Clegg declares that coalition "cannot proceed" with snoopers’ charter

Deputy PM calls for "fundamental rethink" after committee warns that the bill "tramples on the privacy of British citizens".

Writing in the New Statesman earlier this year, Richard Reeves, who recently stepped down as Nick Clegg's director of strategy, argued that the Lib Dems had no choice but to kill the Communications Data Bill (better known as the "snoopers’ charter"). Three months later, after a damning report from the joint committee scrutinising the draft legislation, Clegg has declared that the bill, at least in its current form, is dead. The Deputy Prime Minister said:

Their report makes a number of serious criticisms – not least on scope; proportionality; cost; balances; and the need for much wider consultation. It is for those reasons that I believe the Coalition Government needs to have a fundamental rethink about this legislation.

We cannot proceed with this bill and we have to go back to the drawing board. We need to reflect properly on the criticisms that the Committee have made, while also consulting much more widely with business and other interested groups.

Clegg's intervention is a significant blow for Theresa May, who wants the bill in place next year and has gone as far as to claim that "anybody who is against this bill is putting politics before people’s lives".

The committee warns that the bill, which would require internet service providers to retain details of every phone call, email and website visit for at least a year, "goes much further than it need or should for the purpose of providing necessary and justifiable official access to communications data". It describes the Home Office's estimated price tag of £1.8bn over 10 years as "fanciful and misleading" and warns that ministers would be able to demand "limitless categories of data" on communications if the bill is not amended.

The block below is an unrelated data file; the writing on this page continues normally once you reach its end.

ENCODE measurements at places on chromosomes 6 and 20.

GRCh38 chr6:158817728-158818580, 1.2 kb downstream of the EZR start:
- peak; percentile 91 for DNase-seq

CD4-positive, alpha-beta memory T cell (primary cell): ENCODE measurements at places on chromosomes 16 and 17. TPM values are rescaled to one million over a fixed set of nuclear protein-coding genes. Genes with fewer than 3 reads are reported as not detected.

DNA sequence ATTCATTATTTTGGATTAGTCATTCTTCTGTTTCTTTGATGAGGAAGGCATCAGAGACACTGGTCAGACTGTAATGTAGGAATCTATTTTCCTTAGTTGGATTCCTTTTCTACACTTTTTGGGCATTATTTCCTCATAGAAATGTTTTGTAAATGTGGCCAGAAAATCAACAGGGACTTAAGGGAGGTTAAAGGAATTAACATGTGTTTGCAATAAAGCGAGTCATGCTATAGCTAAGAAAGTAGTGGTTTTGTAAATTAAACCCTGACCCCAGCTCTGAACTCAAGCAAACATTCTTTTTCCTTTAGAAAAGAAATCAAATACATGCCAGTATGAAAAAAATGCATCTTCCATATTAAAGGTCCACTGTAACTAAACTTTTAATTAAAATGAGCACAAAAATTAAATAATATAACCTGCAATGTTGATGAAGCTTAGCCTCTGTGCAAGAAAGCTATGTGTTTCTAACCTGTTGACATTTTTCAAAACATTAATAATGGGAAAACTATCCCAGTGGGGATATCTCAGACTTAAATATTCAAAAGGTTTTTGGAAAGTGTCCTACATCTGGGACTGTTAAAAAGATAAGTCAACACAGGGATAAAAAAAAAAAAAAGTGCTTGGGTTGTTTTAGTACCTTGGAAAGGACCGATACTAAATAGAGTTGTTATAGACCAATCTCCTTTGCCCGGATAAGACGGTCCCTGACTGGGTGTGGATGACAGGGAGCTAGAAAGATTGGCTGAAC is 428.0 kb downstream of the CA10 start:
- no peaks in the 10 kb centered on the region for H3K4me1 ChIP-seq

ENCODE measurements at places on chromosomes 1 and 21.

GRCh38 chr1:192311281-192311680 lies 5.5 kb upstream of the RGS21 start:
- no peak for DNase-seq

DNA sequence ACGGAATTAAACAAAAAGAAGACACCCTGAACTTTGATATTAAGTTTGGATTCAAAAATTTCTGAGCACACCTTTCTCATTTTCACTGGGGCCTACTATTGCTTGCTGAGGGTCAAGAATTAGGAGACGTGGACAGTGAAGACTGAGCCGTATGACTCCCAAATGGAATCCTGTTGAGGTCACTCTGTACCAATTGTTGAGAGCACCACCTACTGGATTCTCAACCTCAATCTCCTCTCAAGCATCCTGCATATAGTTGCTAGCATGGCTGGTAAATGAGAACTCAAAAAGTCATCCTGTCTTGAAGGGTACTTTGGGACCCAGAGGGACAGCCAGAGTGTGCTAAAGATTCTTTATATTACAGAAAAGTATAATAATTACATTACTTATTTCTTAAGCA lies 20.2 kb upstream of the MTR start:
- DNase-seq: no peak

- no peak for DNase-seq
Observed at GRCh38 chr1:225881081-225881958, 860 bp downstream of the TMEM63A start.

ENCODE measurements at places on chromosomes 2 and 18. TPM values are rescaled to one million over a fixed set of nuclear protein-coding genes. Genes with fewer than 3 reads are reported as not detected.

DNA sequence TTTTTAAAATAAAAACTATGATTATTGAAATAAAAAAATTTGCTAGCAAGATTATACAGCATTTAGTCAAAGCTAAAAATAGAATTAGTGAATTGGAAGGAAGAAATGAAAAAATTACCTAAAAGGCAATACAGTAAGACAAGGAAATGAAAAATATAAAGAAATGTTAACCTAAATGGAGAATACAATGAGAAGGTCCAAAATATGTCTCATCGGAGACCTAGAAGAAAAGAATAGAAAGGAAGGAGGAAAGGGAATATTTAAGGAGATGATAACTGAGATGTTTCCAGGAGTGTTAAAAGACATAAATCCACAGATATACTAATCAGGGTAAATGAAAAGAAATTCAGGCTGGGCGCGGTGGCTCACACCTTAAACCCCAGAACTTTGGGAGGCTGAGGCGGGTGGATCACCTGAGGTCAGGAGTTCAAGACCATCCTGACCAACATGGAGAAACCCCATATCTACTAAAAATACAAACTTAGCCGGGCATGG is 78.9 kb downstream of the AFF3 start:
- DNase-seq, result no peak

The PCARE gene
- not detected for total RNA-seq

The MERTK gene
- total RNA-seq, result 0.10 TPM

It does, however, concede that "that there is a case for legislation which will provide the law enforcement authorities with some further access to communications data", a message echoed by Clegg, who said: "They [the committee] were very clear that there is a problem that must be addressed to give law enforcement agencies the powers they need to fight crime. I agree."

So what is the way forward? Responding to Clegg on the Today programme this morning, security minister James Brokenshire said that the government accepts the "substance of the joint committee's report. They have accepted there is a need for us to make this legislation." However, he added, "The deadline, effectively, is the police saying they need this legislation to happen." Expect Clegg to be increasingly accused of compromising national security, if he continues to reject the bill without significant revisions.

Nick Clegg leaves Downing Street to attend Parliament. Photograph: Getty Images.

George Eaton is political editor of the New Statesman.

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Cabinet audit: what does the appointment of Andrea Leadsom as Environment Secretary mean for policy?

The political and policy-based implications of the new Secretary of State for Environment, Food and Rural Affairs.